In light of the usage of the word for dispensation in the New Testament, the term dispensation as it relates to Dispensational Theology could be defined as follows: a dispensation is a particular way of God administering His rule over the world as He progressively works out His purpose for world history.
It is a well documented fact, supported by even a casual read through the Bible, that there are different periods of time where God treats groups of people differently. These times where God made a promise to these groups then proceeded to treat those people differently are known as Dispensational Administrations.
According to Futurist Eschatology, there are 7 different administrations spanning over 6,000 years each having a unique set of rules by which God governs. They are listed as:
Understanding to which administration the Bible is written can mean the difference between rightly dividing the Word of Truth and being deeply confused in error.
The biggest argument about dispensationalism is about whether born again Christians under the grace covenant should obey the covenant of Israel concerning the Law of Moses. Many Christians believe that we are no longer under the law because Christ fulfilled the law and it was thus abolished. That is not correct. The law is still in effect, just ask any Jew! God did not cancel His promise to the people of Israel including the Jewish people just because He made a new covenant promise with a wider group of people (Jews and all Gentiles).
When God makes a new covenant that event begins a new dispensation administration. That new covenant does not mean the old covenant in now void. It also does not mean that the former dispensation is over ruled by the new dispensation. They each continue to operate in parallel. Many times a new covenant will supersede an old covenant because it is based on a more robust promise or it involves easier participation. Such are two of the many major differences contrasted between the Law of Moses and the Grace Administration.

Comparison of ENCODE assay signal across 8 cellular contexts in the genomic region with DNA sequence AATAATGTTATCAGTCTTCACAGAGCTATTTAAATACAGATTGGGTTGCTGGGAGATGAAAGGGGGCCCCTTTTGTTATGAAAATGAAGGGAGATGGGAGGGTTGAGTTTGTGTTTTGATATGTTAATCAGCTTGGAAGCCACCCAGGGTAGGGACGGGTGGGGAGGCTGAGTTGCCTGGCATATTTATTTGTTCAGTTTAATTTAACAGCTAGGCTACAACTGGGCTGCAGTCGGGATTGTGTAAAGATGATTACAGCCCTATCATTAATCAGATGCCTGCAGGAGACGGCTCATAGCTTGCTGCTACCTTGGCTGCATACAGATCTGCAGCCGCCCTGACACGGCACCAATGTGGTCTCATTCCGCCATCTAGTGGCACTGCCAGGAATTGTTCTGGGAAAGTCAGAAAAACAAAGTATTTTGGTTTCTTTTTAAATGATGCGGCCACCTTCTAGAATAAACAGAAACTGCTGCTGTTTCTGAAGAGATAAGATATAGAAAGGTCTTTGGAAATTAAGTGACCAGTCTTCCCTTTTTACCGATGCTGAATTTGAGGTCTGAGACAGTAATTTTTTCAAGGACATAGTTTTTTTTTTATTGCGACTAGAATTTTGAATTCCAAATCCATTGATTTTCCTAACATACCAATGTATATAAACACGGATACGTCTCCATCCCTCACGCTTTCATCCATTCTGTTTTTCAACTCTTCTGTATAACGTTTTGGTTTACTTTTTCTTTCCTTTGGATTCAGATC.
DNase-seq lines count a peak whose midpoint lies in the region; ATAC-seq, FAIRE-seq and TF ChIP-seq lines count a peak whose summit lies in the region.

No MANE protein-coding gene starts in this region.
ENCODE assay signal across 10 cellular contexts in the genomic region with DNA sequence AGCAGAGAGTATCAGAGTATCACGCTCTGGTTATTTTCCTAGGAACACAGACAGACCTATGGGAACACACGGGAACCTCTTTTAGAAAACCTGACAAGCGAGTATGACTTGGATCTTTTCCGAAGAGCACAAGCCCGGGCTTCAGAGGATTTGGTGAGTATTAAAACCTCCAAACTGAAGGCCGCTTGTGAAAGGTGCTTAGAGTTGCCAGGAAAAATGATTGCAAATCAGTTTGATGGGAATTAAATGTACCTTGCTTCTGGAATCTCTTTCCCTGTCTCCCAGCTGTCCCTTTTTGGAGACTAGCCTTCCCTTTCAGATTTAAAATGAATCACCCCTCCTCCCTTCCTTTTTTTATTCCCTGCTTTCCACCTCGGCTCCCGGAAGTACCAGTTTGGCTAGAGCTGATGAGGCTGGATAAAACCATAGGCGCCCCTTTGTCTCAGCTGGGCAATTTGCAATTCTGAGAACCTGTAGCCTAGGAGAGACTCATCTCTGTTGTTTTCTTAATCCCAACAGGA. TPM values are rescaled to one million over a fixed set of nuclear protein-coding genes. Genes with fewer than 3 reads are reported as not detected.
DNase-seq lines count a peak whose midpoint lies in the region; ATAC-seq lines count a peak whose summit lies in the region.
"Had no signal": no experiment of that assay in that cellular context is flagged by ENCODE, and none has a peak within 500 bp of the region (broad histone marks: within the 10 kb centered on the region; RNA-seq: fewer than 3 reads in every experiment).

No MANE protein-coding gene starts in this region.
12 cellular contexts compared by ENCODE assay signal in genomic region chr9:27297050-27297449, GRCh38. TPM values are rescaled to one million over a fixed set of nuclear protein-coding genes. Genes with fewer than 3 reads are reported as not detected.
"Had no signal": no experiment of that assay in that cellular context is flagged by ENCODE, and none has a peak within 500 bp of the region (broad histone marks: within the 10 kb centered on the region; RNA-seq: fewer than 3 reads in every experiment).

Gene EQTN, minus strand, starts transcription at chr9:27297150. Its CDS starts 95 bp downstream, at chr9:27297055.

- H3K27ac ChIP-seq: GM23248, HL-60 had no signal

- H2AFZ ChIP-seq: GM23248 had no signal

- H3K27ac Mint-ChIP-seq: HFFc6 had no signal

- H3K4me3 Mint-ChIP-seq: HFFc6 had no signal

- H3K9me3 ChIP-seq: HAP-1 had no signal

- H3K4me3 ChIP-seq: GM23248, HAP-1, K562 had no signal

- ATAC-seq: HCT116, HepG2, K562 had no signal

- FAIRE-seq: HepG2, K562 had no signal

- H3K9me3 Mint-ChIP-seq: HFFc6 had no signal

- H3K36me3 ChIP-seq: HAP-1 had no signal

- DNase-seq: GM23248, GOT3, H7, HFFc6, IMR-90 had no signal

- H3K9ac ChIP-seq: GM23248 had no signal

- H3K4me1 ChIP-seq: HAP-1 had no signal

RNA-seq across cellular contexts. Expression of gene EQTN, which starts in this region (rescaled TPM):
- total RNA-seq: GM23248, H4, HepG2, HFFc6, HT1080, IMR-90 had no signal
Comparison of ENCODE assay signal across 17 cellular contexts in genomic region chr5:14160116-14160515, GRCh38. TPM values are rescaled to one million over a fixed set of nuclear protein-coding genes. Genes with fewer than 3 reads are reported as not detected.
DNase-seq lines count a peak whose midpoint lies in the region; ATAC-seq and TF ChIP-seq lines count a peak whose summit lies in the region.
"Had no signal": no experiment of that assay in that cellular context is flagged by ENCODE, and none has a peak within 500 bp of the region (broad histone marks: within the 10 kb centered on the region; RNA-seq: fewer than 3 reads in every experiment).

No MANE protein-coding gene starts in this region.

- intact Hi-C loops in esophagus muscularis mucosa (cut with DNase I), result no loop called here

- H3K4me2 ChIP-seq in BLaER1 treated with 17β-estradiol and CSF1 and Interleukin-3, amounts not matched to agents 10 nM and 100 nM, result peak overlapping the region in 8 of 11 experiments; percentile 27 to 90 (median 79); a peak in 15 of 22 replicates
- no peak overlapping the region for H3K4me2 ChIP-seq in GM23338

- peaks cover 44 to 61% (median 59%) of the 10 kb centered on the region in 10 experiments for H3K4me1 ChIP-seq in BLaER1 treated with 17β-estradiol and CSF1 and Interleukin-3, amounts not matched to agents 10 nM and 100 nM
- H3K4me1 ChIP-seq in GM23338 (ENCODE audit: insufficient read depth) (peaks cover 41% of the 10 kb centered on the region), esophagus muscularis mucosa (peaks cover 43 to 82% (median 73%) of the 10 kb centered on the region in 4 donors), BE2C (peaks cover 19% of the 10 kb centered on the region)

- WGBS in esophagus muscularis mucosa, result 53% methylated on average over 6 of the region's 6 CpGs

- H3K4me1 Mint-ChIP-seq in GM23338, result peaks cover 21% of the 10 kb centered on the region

Here’s the thing, since we all have freedom of choice as a gift from God, we each enjoy the freedom to choose which covenant we want to live under. If you choose the law then you will be subject to all 613 covenant commandments. God will honor you for your obedience to it. If you choose to accept and live under the grace covenant then you are considered a born again Christian and are held responsible for knowing what God expects from you under that promise.
Dispensations in the Bible are right. But thinking the previous ones are now void is wrong. When God makes a new promise it (in most cases) supercedes the old one(s). The new promise (covenant) does not eliminate the old one. It is still in effect. And we can choose the old one if we want. Like how people practicing the Jewish religion obey the Old Testament while ignoring the New Testament. God still honors their way of obeying and worshipping him. But he also holds them accountable to that old method! If they, for example, embrace grace and Holy Spirit as shown forth in the New Testament, then they would benefit from that new covenant as well without all the hassels of adhering to 613 Laws of Moses.
If you truly want to know the truth of God's Word then you must understand dispensationalism. This is vitally important so that you know exactly whom God is speaking to in which dispensational administration and whether it applies directly to you or not.